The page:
On Beat

The walls of Brett Mulzer’s office are lined with guitars — exactly what you would expect from the owner and president of Moore Music. An orange guitar hangs on the wall. It was his first Paul Reed Smith he found in Florida when he was 24. Another guitar once belonged to Keith Urban while he was on a tour, but Mulzer is quick to point out that’s not his best story.

The best story belongs to an old, hollow-bodied guitar. It was his best friend’s dad’s guitar — the guitar and the man gave Mulzer his love for music. He can recall the first time he played it with his friend as a kid in the family’s shed.

“We weren’t supposed to be playing this stuff. We grabbed it, plugged it in, and almost burnt the shed down because we didn’t know what we were doing. We just started banging around,” says Mulzer. “That night I went home and asked my mom if she would buy me a guitar, and we came to Moore Music and got it. That was where I bought my first guitar.”

On May 28, 2012, Mulzer’s musical journey came full circle when he officially took over the store from the original owner and founder Patrick Moore. After working as a band director for several years at Tell City High School, Mulzer purchased the building from Moore, who continued to run the music store out of the front half of the building while Mulzer used the back half as a location to operate a recording studio.

Until this year, Mulzer has operated Moore Music out of the location on Morgan Avenue. In July, the store made the official move to a new location at 301 N. Royal Ave. after the acquisition of Opus 1 Music in the previous home of Buxton Plaza.

“Our main goal was to get in this area,” says Mulzer. “We needed a lot more space, and, with Opus 1 and Dr. Buxton wanting to retire, it was just a perfect fit for us to move in and take over a space that already was known for being a music store.”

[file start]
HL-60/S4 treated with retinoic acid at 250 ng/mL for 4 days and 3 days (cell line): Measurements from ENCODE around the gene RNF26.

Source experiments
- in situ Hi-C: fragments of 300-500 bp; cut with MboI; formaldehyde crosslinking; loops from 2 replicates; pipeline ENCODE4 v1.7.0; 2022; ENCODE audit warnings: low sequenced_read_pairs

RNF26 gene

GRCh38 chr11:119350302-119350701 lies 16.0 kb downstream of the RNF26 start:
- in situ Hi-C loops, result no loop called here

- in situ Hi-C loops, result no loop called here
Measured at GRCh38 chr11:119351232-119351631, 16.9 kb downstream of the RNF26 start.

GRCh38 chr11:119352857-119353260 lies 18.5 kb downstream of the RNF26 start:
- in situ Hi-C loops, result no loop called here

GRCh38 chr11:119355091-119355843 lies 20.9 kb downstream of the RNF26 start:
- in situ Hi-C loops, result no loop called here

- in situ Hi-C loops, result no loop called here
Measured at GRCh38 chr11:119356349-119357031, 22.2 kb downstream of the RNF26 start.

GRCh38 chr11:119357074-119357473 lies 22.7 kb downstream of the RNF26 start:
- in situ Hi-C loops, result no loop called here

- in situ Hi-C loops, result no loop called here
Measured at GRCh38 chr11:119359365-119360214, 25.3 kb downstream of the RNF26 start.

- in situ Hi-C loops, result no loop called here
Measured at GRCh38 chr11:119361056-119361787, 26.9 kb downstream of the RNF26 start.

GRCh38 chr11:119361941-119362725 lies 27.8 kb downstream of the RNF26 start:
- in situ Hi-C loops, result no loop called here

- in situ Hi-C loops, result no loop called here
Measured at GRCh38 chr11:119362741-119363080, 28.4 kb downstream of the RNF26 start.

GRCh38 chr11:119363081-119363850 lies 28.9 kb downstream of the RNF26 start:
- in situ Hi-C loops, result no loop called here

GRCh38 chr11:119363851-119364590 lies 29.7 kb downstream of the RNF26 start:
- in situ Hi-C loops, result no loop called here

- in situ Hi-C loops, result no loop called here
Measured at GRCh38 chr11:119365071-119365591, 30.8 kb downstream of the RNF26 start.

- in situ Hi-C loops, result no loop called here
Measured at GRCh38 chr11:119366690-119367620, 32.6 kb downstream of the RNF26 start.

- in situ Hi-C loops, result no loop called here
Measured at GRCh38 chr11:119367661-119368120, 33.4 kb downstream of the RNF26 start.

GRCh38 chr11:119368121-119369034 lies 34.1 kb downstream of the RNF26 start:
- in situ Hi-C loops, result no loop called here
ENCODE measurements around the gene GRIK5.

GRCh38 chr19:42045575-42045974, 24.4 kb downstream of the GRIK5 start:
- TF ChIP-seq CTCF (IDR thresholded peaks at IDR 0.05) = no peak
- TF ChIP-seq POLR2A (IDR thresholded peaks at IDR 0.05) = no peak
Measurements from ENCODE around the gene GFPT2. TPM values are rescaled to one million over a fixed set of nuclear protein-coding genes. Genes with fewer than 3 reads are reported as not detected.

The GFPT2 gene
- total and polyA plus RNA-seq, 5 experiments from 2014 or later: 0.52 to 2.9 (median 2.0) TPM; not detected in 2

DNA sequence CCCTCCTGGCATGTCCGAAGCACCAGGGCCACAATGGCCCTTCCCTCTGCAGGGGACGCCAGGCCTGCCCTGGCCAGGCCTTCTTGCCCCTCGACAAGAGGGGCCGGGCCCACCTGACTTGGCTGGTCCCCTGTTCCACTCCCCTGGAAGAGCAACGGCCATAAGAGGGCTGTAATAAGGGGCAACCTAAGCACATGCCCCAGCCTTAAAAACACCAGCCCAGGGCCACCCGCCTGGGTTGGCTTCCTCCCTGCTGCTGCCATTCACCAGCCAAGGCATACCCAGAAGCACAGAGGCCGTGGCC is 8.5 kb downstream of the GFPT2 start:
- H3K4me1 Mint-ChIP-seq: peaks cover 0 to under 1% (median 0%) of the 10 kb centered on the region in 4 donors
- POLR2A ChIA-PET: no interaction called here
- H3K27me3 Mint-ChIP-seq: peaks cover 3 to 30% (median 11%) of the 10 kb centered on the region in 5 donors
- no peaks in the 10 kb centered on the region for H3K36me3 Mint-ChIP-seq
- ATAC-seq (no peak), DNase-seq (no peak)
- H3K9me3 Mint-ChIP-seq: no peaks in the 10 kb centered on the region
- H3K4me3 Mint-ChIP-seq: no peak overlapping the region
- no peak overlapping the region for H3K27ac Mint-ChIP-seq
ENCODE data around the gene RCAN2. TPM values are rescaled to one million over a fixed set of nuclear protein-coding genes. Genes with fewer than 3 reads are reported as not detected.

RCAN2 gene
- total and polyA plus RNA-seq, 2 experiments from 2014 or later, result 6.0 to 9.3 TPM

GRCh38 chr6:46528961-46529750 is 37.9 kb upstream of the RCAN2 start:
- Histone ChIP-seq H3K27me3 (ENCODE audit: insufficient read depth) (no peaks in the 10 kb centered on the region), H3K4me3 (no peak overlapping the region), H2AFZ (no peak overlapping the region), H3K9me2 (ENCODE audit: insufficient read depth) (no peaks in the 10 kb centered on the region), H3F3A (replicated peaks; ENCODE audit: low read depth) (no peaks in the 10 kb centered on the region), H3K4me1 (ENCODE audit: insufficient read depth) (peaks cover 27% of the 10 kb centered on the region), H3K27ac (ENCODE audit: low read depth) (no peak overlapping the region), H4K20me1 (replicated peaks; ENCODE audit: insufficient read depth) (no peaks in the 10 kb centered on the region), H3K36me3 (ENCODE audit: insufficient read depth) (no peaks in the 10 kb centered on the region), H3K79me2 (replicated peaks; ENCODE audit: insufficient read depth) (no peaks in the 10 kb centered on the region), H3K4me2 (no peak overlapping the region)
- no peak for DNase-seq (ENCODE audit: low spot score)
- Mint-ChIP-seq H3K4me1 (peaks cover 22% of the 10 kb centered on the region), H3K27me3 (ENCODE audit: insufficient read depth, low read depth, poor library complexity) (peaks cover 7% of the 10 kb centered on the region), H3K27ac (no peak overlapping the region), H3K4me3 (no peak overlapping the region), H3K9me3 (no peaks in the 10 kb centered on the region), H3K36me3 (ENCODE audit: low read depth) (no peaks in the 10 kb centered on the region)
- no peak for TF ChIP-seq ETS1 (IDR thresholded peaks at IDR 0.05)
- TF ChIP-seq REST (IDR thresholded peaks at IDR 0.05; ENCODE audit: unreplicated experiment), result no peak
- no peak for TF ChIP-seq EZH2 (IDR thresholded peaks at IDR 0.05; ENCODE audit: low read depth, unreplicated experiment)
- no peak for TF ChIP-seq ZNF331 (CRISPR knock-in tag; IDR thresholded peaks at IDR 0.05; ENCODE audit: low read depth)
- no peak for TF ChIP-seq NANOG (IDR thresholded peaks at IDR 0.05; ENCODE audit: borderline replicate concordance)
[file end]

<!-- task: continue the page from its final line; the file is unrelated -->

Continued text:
The new location has given the business desperately needed room, increasing the space from about 12,000 square feet to about 27,000 square feet. At the new store, customers can shop from a stock of almost 1,300 different guitars. Five years ago, the store had 30 guitars. In the beginning, Moore Music only offered two drum sets. Now, the store boasts 15 to 20 sets at all times. Cymbals have increased from 20 to almost 50, and amplifiers from 5 to well over 100.

“When I bought the company, the inventory was very, very small,” says Mulzer. “The footprint was very small. There was no online presence. There was no website at all. I ultimately wanted to end up with an amazing store for the Tri-State. Our goal was to buy the store, put it online, and let the online grow to get revenue up and support the amount of inventory we have.”

This strategy has been successful for Mulzer and his team. About 65 percent of his revenue comes from online sales and the other 35 percent from shoppers in the Tri-State.

“For a long time, the online sales supported the inventory of the store,” says Mulzer. “It still does, and we couldn’t support the store without online sales. But I don’t want anybody to think we could do it without the Tri-State either. Our online business couldn’t support itself right now without the help of the Evansville people.”

Mulzer realizes, in today’s retail climate, shoppers don’t go out simply to shop. If customers don’t need knowledge or guidance, they will go online — a reason creating a successful retail website was critical for Moore Music’s growth and success. This mindset, however, also affected how the company approached the design and vibe of the new storefront.